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5 Exercises to Combat Visual Fatigue- Episode 404

Video Highlights

- 5 simple vision exercises
- Keywords to help you remember the sequence
- Tips for including this routine in your workday

We have all experienced visual fatigue from being on computers for extended periods. Obviously, the pandemic has made that much worse for many people. So, today, we’re going to go through five simple exercises that you can use to combat eye fatigue
or visual fatigue.

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There are five words that you need to remember that will take you through this: Blink, Stare,  Switch, Swing, and Spiral. Blink, stare, switch, swing, spiral. Let’s go through them.
First, we’re going to blink. You’ve been on the computer for a long time, one of the things that have been shown in research is that blink rates drop usually by over 50% when we’re watching a screen. In a natural environment, we’re probably blinking 14 to 16 times per minute.
If we’re looking at our iPad or watching TV, that usually drops to about four or six per minute, which means dry, burning, fatigued, tired eyes. How do you combat that? Well, about every 20 minutes you need to blink. So what I normally tell people to do is count to 10 and blink as fast as you can during that count. So, ready, go. One thousand one, one thousand two, one thousand three, one thousand four, one thousand five, one thousand six, one thousand seven, one thousand eight, one thousand nine, one thousand ten. You get the idea right? You just want to do that because blinking is going to hopefully help create a little bit more moisture in the eye and start reducing some of the fatigue. From there we’re going to go to staring.
Staring – super simple. It means quit staring at something up close. Stare at something in the distance. So if you’re in a room, you need to pick a target that is as far away as possible. Ideally, you go to a window and you would look into the distance as far as possible. Some vision experts recommend that if you’re really trying to work on your distance vision, whatever you’re looking at should be at least 30 or 40 meters away. So after you’ve done your blinking go to a window and then you’re just going to stare. I want you to stare at something in the distance for about 20 seconds, then we’re going to go to our switch.
Remember, blink, stare, switch. Switch means that we’re now going to put a target up close
In this particular case, I’m using a pencil with the letter on it. I’m going to hold it at a comfortable distance for my eyes. I’m going to look at my target, and then I’m going to quickly switch to that distance target. And then, after that becomes clear, I’m going to switch back to my pencil or my near target and then back to the distance. And I’m simply going to do that for 20 seconds, 30 seconds, or as long as it feels comfortable or relaxing to my eyes. So we’ve done blinking, staring, and switching.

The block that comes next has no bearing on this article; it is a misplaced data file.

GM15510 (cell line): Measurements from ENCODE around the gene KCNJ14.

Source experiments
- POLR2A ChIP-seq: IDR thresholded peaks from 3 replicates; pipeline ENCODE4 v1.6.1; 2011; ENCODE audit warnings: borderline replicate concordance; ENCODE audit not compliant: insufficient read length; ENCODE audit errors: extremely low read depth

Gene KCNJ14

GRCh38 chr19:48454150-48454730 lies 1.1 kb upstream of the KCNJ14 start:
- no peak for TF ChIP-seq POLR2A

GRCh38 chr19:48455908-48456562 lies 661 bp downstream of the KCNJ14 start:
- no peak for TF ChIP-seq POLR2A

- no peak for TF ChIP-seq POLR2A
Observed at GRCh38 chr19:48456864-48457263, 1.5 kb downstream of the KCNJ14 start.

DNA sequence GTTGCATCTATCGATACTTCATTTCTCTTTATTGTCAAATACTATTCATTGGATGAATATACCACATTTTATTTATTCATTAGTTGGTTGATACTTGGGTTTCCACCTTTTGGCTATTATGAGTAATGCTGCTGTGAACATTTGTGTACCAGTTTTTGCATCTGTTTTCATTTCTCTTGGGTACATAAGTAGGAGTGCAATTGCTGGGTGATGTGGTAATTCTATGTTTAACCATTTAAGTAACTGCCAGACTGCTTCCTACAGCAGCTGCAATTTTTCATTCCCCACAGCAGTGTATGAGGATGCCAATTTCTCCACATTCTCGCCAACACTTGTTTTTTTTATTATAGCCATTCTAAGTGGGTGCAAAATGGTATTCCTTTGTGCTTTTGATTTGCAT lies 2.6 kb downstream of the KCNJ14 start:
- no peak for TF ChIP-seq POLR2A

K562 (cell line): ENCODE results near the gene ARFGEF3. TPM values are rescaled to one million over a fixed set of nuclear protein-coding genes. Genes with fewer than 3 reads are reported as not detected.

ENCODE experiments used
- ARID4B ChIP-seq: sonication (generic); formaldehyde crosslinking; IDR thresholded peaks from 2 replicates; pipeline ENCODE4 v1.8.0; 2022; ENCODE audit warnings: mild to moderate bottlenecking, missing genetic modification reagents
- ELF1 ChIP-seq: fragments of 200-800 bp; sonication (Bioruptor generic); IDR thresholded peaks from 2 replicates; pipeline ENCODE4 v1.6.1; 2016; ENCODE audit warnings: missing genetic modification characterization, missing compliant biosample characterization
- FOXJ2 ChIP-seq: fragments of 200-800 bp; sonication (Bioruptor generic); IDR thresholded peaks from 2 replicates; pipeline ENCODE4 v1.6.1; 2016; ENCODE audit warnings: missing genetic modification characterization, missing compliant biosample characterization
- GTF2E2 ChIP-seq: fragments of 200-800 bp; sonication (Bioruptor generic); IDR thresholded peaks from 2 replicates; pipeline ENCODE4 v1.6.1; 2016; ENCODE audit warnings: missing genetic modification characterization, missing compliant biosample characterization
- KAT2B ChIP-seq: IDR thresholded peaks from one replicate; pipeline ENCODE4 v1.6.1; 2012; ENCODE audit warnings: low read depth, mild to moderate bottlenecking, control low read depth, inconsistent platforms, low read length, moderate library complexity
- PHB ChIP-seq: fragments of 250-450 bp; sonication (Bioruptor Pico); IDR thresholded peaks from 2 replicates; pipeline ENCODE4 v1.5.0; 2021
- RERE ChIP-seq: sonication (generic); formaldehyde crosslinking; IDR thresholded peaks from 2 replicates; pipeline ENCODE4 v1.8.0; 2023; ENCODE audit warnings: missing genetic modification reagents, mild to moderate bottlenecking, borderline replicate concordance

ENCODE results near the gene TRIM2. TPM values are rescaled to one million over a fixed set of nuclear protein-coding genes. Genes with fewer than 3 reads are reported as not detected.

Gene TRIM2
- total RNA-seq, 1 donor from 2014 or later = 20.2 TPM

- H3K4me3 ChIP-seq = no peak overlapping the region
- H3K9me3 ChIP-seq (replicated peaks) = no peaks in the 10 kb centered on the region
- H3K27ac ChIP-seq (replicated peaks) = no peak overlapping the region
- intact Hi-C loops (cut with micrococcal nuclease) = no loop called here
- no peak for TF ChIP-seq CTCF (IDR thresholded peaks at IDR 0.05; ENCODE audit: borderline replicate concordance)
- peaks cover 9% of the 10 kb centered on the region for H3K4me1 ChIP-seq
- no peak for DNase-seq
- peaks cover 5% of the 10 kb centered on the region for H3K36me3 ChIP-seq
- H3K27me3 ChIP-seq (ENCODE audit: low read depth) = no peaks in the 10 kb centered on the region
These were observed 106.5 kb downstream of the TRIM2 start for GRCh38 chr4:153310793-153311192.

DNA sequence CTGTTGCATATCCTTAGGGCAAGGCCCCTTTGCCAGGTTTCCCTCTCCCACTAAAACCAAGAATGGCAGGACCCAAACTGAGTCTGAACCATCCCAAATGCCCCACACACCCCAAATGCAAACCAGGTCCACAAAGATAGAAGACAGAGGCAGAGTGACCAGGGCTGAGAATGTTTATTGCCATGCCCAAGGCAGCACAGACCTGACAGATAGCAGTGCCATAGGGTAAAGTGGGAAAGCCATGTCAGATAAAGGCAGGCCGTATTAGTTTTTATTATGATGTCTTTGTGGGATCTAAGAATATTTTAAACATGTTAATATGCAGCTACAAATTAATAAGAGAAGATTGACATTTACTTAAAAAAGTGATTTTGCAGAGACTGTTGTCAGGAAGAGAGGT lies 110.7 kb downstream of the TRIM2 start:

Now we want to do swinging. For the swing, we’re going to be adding some head and body motion to this. So widen your stance a little bit. You’re going to focus on the pencil. You can use your thumb if you don’t have a pencil and we’re simply going to begin a swinging movement. Now my head, my eyes, my neck are all coordinating. The primary goal in this particular exercise is twofold for the visual system. Number one, we’re trying to stay focused on our target, but the more important aspect of this to help us relax. We want to be aware of the periphery. So as I’m swinging, I’m noticing that everything behind my visual target is in motion.
So I’m seeing motion to my left, motion to my right. So this is going to hopefully help drive some awareness of our peripheral fields, which is generally related to more relaxation.
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And then finally we’re going to spiral. We’re going to work all of our eye muscles. So the way that we’re going to do this is again we’re going to use our pencil. We’re going to begin with a top and bottom spiral. So I’m going to hold the pencil or target or my thumb directly in front of my nose and I’m going to start some small circles and as those circles grow, I’m going to be extending my arm away from my body. Once I’ve reached full elbow extension, I’m going to start reversing it and bring the pencil in toward my nose. So, I’m getting some circles. And I’m also working a little bit on my near-far accommodative capacity. So after we’ve done spirals in this manner, we now want to do another version of a spiral where we’re going to start with a pencil, again, close to the nose, and we’ll start some circles going in and out, but they’re basically staying in a horizontal plane. And, I’ll just work my way in trying to keep my head still, as I focus on my target and here and you can push out. Now, if you’re feeling really spicy, you can also do those spirals on diagonals in each direction. Normally, I just recommend one or two rounds of each direction, again, working your way in, and working your way out. After you do those five things, blink, stare, switch, swing and spiral, hopefully, you’ll notice that your eyes and your entire body feel a lot more relaxed.
You don’t have to spend a lot of time on this. If you’re at work set a timer about every 20 minutes to 30 minutes if that’s possible where you work. When it goes off, get up and go through this very rapid kind of relaxation sequence.
It can save you a tremendous amount of eye fatigue throughout the day.
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